Everyone needs to prepare for their retirement. You may think you can’t afford it, but the truth is, you can’t afford not to. However, important as it is to build up a nest egg, it’s just as essential to do it the correct way. There are a number of retirement planning mistakes people make that can end up completely blowing their savings, leaving them without enough to live on once they leave work. Here are six of those mistakes, and how you can avoid them.
- Not Planning Things Out There’s a lot more to retirement planning than just “Save as much as you can.” You need to know exactly how much you can afford to put away each month, where and how you want that money invested, and most importantly, the total you’ll need to save up in order to support yourself in your golden years. Without a specific plan in place, you’re likely to end up without as much money as you need. Talk to a financial adviser and figure out what the best way is for you to save for retirement.
- Thinking Any Amount of Saving Is Fine Almost as bad as going in with no plan at all is thinking that as long as you’re saving something, you’re doing well. It’s true that something is better than nothing, but it’s likely still not going to be enough. There are a variety of factors that contribute to how much you’ll need, including the rate of inflation, how long you’ll live after retirement and more. Because it’s such a complex equation, most people tend to underestimate how much they’ll need to carry them through—sometimes drastically. It’s crucial to sit down and figure out exactly how much you need to put away, so that you have a goal to work towards.
- Risking Too Much on Your Investments—or Not Enough Some people look at their investment portfolio as an opportunity to strike it rich. They imagine a few lucky stocks, bought low and sold high, can make them a millionaire and allow them to retire in style. This is extremely inadvisable. The more risk you take on, the more likely you are to lose everything. On the other hand, not enough risk can be a problem as well. By playing it too safe, your returns will be significantly lower than you need, which can lead you to make mistakes while trying to get the numbers up.
- Paying Too Much in Taxes Unless it’s a Roth IRA or 401(k), your retirement account, much like your regular income, is subject to taxes. However, there are a variety of tax breaks and loopholes you can take advantage of. Are you getting everything you can back from the IRS? The more you pay, the less you’ll have for yourself, once you leave work. Also, if you trade too much—or if your mutual funds do—your taxes will be higher. Minimize the amount of trading you do to improve your returns.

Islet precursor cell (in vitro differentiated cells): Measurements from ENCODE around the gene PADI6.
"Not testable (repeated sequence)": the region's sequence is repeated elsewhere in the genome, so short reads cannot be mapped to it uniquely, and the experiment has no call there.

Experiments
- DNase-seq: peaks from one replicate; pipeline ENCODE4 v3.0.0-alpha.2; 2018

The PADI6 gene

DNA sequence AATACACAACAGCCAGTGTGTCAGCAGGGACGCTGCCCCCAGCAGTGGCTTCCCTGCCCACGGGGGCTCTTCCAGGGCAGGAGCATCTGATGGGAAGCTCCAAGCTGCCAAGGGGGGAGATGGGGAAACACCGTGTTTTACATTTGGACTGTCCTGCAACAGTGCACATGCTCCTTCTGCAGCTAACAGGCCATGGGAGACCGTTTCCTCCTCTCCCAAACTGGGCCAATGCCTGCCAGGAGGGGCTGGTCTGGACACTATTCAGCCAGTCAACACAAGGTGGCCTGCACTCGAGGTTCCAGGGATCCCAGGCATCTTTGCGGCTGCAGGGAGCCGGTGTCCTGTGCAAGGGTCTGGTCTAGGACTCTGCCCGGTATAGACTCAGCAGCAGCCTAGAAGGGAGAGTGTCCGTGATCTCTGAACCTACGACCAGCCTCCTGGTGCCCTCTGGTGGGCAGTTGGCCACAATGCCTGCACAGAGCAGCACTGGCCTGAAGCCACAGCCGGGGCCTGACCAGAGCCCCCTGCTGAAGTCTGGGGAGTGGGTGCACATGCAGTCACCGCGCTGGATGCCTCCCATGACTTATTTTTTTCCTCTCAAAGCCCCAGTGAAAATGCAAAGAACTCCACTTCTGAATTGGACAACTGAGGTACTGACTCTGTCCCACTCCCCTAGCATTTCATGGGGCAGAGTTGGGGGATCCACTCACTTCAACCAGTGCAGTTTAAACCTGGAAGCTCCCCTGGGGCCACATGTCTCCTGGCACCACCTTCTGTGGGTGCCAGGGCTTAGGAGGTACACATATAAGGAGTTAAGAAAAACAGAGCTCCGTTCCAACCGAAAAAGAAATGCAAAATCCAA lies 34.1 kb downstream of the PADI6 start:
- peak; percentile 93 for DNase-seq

- Taking Generic Advice as Gospel To whom do you listen when deciding where and how to invest your retirement fund? A lot of the advice you see in the media from financial experts, no matter how loud and emphatic it is, is not as reliable as it seems. Remember much of it is just their opinion, and the next expert may think something completely different. Also consider that everyone’s situation is different. Many of the experts you see on television get paid a great deal to be on television, thus they can afford to take higher risks than you can. Take what they say as a guide, but not as incontrovertible. Talk to your own financial planner about your personal circumstances, now and in the future, and see what they think will work best for you.
- Not Having a Gold IRA The markets can be pretty volatile at times. When the 2008 crash occurred, millions of workers who had saved for years suddenly lost a large chunk of their retirement funds. It’s vital to protect your investment by spreading it around. That’s where a Gold IRA comes in. Gold typically goes up when the markets are going down. Also, as a physical commodity, it can act as a safe haven, which retains its value over time. That way, if something happens to the money you have invested in the markets, you still have something to fall back on.
What’s more, unlike cash, gold resists inflation’s erosion of buying power over time. With the Fed’s plan to continue interest rate hikes over the course of 2017, inflation is back on the table.
These are just a few of the retirement planning mistakes people make every day. Do your research and find out what the best investment plan is to meet your needs, and how you can structure it to avoid the pitfalls that might otherwise wipe you out. If you’re smart and careful, you can build up a nice nest egg that will support you, rain or shine, throughout your golden years.